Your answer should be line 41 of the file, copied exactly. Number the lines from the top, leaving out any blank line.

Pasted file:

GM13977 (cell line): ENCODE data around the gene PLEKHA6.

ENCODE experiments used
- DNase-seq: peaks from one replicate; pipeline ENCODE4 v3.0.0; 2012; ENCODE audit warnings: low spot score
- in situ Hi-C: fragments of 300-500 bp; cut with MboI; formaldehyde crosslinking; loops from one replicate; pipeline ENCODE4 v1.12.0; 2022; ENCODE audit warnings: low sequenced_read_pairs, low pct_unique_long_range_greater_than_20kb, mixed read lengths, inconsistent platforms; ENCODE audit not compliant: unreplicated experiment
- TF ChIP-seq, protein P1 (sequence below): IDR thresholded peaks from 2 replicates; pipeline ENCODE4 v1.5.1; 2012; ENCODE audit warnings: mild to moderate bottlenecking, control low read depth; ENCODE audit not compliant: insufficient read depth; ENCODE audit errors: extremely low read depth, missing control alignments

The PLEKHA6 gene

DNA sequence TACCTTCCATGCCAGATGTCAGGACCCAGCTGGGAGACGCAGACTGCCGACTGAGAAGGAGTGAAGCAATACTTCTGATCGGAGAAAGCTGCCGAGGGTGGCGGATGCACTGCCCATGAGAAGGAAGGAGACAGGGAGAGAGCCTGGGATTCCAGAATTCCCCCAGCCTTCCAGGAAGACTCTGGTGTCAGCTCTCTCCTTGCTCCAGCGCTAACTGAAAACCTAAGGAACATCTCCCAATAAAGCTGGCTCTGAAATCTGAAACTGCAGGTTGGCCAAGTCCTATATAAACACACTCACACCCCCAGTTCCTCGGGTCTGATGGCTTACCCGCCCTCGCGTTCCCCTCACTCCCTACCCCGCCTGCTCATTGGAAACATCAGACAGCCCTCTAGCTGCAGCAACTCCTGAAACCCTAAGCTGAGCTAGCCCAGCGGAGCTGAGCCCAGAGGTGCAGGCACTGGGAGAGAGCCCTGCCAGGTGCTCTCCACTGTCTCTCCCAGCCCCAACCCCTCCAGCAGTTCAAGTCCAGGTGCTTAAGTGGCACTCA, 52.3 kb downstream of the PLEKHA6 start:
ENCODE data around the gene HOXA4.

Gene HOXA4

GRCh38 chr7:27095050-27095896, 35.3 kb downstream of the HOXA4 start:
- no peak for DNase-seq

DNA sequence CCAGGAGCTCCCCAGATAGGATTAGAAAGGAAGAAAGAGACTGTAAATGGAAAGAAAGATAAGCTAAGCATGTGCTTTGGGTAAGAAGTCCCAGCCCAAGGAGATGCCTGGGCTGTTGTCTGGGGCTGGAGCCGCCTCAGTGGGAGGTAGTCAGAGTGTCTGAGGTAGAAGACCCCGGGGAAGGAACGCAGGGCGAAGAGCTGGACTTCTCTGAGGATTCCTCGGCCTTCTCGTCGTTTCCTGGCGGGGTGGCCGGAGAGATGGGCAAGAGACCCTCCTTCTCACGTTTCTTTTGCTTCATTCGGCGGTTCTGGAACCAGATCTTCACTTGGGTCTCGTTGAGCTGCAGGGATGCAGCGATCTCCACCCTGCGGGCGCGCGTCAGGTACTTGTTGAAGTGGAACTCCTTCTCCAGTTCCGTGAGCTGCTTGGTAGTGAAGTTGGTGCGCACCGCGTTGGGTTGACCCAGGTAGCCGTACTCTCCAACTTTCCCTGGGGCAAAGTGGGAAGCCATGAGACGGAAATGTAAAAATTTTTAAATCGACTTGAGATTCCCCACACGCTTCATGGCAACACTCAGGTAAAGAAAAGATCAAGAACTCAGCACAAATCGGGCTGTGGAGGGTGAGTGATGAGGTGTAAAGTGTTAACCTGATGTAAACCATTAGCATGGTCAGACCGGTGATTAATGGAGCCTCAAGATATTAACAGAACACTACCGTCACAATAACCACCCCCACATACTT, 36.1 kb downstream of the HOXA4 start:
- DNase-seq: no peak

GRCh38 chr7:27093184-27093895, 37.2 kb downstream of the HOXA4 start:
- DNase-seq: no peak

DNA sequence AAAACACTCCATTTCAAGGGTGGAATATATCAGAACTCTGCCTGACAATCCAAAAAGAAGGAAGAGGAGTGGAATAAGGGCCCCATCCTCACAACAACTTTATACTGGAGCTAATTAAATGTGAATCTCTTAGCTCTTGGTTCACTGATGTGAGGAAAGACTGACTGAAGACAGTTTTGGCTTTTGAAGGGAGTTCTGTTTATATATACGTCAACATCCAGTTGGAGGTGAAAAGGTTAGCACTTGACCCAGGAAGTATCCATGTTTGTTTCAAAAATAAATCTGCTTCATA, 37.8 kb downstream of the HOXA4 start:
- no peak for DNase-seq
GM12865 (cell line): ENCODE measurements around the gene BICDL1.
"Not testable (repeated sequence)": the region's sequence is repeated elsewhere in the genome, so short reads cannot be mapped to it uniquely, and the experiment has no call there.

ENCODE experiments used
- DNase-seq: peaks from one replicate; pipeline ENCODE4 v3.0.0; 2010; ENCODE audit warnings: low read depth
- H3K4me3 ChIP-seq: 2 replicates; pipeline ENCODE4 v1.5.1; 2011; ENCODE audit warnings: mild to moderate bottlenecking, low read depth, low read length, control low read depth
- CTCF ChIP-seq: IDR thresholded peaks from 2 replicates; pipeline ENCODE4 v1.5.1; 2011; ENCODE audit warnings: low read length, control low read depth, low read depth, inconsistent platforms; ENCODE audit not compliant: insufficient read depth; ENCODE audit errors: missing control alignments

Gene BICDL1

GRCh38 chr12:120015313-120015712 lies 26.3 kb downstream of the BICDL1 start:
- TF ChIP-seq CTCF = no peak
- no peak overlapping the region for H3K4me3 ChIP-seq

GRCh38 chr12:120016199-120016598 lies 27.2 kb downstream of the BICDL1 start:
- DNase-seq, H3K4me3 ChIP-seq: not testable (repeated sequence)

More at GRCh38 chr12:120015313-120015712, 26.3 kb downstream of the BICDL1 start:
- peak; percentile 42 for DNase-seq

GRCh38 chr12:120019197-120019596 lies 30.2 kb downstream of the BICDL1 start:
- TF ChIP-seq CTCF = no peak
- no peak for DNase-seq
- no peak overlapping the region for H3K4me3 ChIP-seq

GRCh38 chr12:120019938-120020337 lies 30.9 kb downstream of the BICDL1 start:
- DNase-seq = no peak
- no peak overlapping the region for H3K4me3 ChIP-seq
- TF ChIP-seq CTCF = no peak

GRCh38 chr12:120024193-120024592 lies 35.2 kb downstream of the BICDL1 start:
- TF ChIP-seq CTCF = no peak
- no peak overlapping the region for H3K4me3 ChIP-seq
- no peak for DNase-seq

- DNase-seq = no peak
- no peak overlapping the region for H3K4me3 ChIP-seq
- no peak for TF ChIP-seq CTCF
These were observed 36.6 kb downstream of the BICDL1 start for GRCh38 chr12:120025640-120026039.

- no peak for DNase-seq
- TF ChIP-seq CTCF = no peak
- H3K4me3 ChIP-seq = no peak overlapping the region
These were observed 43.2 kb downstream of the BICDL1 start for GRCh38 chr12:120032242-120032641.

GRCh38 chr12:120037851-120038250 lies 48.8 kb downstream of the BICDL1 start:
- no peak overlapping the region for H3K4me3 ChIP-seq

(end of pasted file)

- TF ChIP-seq CTCF = no peak